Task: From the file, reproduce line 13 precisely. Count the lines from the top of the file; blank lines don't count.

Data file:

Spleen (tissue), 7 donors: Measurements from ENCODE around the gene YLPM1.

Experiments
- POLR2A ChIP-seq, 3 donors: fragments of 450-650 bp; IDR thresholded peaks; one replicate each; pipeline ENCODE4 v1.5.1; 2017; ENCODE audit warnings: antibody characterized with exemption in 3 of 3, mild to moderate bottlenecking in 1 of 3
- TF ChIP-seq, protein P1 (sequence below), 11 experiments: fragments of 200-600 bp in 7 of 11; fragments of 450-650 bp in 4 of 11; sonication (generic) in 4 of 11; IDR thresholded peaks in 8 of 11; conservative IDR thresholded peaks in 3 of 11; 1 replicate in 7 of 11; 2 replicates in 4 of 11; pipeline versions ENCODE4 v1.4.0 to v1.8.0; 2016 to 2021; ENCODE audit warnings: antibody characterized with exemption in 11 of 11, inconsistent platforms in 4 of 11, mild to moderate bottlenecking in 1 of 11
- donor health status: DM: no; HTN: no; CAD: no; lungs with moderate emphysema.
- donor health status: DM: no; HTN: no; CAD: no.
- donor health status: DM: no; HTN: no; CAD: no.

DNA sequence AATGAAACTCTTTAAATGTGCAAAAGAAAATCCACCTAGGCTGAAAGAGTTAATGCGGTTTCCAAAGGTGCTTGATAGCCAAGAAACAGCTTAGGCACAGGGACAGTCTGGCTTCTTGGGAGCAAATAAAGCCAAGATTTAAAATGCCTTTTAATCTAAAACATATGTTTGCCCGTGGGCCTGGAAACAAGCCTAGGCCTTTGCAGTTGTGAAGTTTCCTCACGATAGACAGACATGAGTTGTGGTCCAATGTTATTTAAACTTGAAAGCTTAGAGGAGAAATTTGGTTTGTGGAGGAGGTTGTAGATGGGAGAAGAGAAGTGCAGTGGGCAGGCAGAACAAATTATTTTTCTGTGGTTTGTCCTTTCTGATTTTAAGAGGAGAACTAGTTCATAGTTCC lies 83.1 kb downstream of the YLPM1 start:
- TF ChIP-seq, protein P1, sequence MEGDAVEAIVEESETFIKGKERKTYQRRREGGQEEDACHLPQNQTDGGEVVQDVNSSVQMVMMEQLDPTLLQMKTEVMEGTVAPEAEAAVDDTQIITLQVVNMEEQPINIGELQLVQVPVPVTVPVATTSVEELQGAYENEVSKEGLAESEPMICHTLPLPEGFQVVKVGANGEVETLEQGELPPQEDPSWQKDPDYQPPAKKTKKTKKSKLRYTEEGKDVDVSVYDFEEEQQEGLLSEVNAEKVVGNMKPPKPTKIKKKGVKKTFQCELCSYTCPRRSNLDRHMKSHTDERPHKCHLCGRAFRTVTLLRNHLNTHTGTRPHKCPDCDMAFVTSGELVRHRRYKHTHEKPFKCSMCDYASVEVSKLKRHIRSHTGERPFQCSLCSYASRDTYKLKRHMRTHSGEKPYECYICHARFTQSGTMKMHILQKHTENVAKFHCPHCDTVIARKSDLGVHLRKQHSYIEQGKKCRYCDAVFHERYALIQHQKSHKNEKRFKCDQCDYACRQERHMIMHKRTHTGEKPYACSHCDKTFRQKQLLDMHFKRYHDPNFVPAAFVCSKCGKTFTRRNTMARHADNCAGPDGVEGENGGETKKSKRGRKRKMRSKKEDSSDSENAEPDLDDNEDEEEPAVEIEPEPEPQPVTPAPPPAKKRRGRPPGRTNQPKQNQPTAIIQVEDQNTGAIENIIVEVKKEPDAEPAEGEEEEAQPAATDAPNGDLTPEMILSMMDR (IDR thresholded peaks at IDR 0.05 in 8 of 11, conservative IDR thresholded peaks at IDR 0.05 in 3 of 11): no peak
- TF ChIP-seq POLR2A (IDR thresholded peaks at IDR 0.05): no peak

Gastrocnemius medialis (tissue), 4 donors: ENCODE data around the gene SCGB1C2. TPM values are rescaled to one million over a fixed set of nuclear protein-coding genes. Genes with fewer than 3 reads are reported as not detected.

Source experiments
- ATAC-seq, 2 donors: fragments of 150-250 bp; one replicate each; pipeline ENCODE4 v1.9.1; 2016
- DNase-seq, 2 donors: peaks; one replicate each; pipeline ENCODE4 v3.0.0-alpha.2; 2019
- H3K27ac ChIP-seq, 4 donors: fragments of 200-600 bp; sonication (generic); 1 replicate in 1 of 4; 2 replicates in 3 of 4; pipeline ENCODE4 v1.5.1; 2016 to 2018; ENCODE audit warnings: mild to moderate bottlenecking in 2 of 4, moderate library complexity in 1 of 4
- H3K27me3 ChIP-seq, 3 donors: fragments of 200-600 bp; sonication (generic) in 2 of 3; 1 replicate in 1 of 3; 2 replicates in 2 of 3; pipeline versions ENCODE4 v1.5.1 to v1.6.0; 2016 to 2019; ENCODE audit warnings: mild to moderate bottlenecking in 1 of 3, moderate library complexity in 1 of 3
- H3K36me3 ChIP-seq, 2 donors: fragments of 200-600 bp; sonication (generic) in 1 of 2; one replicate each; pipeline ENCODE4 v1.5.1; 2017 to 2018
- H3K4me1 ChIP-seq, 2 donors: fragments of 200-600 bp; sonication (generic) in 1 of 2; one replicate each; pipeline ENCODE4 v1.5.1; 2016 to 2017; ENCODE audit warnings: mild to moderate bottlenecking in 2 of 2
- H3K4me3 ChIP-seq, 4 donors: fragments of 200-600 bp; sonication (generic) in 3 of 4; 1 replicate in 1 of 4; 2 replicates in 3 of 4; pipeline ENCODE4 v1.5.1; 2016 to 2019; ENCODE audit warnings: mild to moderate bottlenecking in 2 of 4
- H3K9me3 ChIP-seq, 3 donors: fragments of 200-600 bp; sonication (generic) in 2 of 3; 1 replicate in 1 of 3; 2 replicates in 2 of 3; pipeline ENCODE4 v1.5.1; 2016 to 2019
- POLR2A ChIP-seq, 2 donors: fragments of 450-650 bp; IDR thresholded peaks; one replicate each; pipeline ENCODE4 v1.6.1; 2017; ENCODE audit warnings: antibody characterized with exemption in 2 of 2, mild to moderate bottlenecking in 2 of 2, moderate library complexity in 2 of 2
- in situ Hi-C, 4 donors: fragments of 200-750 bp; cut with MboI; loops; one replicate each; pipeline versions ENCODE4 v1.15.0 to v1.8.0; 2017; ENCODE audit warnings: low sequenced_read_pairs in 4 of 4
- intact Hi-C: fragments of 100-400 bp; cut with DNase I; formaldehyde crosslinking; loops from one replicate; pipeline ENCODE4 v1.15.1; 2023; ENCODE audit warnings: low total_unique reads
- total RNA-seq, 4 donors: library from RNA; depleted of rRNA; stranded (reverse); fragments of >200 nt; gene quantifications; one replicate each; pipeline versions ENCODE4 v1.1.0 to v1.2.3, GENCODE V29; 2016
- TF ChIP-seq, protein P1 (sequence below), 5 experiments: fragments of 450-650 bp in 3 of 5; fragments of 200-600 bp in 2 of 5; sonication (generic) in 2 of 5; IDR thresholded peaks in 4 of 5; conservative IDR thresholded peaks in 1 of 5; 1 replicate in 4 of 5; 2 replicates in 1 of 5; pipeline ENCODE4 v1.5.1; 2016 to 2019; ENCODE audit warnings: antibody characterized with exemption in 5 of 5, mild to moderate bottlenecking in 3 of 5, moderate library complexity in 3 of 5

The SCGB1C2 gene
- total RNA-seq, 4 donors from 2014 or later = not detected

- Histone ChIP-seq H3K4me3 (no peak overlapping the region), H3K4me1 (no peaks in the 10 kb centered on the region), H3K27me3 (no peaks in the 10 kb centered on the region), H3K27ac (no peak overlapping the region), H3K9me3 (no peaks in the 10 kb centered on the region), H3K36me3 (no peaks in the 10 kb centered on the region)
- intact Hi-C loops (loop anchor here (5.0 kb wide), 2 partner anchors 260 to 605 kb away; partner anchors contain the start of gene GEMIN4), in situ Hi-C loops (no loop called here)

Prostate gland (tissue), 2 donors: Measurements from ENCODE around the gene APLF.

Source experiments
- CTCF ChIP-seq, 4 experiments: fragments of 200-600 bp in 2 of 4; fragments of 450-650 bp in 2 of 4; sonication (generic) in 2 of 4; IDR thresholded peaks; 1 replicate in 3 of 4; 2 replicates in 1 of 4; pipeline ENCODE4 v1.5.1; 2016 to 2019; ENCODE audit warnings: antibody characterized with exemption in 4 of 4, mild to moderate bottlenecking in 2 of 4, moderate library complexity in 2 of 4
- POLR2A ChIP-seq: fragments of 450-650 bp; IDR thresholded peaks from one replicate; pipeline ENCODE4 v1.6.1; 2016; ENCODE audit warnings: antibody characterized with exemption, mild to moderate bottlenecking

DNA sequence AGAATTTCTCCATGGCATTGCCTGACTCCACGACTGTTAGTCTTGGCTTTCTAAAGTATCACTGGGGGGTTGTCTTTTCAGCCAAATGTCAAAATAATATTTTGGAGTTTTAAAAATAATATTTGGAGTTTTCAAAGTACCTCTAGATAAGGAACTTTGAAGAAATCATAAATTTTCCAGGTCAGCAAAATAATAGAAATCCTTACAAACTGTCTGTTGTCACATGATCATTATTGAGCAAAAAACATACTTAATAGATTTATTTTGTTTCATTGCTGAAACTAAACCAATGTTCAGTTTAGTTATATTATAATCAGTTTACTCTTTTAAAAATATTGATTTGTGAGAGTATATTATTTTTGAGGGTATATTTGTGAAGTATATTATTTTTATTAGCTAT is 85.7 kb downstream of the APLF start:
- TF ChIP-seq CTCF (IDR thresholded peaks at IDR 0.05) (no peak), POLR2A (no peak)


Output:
- ATAC-seq, 2 donors: fragments of 150-250 bp; one replicate each; pipeline ENCODE4 v1.9.1; 2016